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United Nations24.07.2003

Reporters Without Borders suspended for one year from UN commission on human rights
The organisation publishes a report on the commission’s accelerating decline, entitled Wheeling and dealing, incompetence and "non-action," in which it recommends a radical overhaul

Reporters Without Borders’s consultative status with the United Nations commission on human rights has been suspended for one year on Cuba’s initiative. The organisation condemns this "unfair decision" and proposes a radical overhaul of the commission in a report entitled Wheeling and dealing, incompetence and "non-action."

Reporters Without Borders’s consultative status with the United Nations commission on human rights was suspended on July 24 for one year at the request of Libya and Cuba because activists with the organisation staged a protest during the inauguration of the commission’s last session in March against the decision to let Libya chair the commission.

Reporters Without Borders insists that granting the chair to Col. Gaddafi’s regime has been a disgrace to the commission.

The UN Economic and Social Council (ECOSOC), the body that took this decision, never invited Reporters Without Borders to explain its action. The failure to respect sanction procedures has been criticised by the French government, which lodged a request for a postponement of any decision to suspend the organisation. This suspension of one of the few press freedom organisations to have consultative status with ECOSOC is farce of the kind that increasingly characterizes the commission on human rights.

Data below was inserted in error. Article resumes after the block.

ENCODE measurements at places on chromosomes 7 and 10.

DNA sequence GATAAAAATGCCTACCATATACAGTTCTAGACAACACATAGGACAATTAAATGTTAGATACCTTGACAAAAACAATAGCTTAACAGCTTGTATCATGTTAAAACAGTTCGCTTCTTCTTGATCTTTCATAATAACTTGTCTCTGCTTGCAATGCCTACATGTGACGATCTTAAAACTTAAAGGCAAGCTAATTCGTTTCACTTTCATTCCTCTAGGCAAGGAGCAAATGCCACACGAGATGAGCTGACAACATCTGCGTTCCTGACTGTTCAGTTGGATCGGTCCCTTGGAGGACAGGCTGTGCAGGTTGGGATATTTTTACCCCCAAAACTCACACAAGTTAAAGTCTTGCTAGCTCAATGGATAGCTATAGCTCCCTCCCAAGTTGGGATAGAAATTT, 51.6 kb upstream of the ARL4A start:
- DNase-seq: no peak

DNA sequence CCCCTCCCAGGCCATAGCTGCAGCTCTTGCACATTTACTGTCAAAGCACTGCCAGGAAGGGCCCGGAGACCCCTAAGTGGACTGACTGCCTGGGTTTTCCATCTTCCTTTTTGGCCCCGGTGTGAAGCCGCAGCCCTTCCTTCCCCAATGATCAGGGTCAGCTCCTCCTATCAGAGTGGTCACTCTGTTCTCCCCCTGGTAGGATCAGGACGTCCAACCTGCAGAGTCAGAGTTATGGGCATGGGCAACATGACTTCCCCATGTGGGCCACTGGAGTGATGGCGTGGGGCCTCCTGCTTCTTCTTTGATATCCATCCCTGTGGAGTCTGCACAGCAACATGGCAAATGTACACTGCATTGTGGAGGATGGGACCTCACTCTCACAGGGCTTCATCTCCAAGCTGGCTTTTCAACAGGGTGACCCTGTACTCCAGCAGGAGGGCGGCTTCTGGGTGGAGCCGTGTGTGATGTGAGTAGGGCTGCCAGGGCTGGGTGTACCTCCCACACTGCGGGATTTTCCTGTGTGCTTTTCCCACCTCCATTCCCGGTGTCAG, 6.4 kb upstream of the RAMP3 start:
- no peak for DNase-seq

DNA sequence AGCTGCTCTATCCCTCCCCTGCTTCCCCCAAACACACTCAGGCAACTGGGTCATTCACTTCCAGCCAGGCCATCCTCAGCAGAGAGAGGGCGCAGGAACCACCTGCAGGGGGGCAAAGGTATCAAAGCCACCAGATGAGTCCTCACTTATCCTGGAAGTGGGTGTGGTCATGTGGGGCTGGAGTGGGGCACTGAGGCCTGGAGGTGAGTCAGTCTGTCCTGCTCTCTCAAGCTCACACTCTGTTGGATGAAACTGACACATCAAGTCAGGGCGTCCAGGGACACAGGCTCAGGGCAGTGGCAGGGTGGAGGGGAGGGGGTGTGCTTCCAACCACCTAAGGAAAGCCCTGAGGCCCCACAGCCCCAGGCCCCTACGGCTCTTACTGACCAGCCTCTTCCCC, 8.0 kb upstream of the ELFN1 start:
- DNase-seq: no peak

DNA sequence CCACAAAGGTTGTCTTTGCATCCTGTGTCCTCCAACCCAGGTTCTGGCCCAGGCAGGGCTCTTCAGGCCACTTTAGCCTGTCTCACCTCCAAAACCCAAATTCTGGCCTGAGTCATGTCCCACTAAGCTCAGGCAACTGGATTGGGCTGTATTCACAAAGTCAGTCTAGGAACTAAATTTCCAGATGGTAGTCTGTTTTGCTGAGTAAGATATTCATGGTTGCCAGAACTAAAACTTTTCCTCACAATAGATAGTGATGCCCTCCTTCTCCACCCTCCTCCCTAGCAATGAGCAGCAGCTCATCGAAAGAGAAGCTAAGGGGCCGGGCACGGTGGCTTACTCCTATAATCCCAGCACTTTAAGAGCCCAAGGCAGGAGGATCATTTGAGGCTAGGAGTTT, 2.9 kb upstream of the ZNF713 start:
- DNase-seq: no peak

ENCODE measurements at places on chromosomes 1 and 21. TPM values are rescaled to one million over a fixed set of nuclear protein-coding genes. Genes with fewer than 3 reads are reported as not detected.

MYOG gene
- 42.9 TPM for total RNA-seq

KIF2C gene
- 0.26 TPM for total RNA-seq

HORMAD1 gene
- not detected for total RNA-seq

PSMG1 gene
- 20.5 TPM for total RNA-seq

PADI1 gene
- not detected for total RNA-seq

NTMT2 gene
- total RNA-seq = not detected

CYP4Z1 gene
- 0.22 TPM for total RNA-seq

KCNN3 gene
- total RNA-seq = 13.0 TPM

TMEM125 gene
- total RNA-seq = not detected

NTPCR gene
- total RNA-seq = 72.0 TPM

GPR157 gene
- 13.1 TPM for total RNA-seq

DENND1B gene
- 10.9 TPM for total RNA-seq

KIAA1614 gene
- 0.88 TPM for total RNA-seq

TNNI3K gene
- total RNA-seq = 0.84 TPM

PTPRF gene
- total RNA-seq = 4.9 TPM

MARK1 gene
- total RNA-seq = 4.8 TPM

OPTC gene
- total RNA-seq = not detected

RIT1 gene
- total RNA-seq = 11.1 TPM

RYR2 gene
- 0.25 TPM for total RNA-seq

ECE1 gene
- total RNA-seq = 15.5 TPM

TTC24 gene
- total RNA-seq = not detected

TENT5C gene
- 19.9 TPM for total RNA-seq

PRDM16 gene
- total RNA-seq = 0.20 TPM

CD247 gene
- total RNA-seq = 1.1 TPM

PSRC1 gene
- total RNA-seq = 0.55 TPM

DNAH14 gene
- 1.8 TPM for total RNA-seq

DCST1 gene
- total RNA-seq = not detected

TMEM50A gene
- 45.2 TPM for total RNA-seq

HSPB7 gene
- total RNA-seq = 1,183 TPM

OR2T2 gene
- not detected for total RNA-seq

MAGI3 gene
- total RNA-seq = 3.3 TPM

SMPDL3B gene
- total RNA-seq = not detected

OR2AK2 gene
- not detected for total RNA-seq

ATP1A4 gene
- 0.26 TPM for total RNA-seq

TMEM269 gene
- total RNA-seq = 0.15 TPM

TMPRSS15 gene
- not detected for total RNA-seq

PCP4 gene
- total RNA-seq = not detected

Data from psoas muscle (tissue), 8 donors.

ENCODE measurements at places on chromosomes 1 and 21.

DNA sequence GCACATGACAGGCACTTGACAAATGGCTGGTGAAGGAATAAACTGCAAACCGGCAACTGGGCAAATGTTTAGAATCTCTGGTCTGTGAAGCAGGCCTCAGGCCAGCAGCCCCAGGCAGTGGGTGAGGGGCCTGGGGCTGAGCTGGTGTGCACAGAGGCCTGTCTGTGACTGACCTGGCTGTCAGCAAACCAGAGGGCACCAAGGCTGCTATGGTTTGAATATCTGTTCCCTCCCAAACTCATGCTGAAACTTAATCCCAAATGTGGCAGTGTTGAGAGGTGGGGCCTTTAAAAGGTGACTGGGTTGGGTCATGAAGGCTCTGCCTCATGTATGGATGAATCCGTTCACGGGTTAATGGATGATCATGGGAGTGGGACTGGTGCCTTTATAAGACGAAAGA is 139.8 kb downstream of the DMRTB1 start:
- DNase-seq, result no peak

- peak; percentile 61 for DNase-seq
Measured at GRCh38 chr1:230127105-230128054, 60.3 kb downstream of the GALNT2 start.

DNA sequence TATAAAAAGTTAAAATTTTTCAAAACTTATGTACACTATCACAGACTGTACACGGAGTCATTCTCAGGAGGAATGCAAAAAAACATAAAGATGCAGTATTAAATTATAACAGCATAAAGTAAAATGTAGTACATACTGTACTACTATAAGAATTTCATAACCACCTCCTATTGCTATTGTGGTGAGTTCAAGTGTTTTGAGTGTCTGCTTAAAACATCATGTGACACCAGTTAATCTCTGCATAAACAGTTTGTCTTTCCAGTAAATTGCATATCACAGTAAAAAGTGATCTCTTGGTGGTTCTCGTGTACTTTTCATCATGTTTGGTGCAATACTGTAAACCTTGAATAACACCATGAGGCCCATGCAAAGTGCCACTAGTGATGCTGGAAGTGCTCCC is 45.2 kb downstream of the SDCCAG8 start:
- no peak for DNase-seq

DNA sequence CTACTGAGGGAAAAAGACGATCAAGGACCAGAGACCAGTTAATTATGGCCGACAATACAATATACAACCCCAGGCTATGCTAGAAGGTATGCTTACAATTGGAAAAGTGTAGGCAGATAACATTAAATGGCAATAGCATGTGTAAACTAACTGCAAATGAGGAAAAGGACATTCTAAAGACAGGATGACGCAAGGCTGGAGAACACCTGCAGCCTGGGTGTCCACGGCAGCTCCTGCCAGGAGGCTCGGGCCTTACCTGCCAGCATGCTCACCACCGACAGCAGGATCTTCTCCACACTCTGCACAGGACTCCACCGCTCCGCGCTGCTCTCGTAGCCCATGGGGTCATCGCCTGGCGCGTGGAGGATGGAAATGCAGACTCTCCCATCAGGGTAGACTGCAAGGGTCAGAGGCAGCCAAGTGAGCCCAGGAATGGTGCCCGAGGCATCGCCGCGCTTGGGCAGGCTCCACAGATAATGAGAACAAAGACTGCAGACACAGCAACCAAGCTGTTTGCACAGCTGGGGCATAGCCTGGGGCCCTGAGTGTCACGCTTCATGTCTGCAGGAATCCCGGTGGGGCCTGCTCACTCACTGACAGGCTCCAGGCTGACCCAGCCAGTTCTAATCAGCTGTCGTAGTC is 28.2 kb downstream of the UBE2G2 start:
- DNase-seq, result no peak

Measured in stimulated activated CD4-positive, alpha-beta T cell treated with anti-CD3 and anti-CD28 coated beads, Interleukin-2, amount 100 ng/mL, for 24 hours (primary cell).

Reporters Without Borders today publishes a report which details the excesses, shortcomings and accelerating decline of this commission, which dictatorships such as Cuba and China have taken over in order to strip it of all substance.

The reports proposes a series of reforms that are essential if the commission is to be rescued: limiting the right to vote to those states that have ratified the main international human rights covenants, naming an independent human rights expert to chair the commission, and abolishing the so-called "non-action" motions that have repeatedly been used to block debates.

The results of the vote on the suspension of the consultative status of Reporters without borders:

In favour (27): Azerbaijan, Benin, Bhutan, Brazil, Burundi, China, Congo, Cuba, Egypt, Ethiopia, Ghana, India, Iran, Jamaica, Kenya, Libya, Malaysia, Mozambique, Nepal, Nigeria, Pakistan, Qatar, Russian Federation, Saudi Arabia, South Africa, Uganda, and Zimbabwe.

Against (23): Andorra, Australia, Chile, El Salvador, Finland, France, Georgia, Germany, Greece, Guatemala, Hungary, Ireland, Italy, Netherlands, Nicaragua, Peru, Portugal, Republic of Korea, Romania, Sweden, Ukraine, United Kingdom, and United States.

Abstentions (4): Argentina, Ecuador, Japan, and Senegal.

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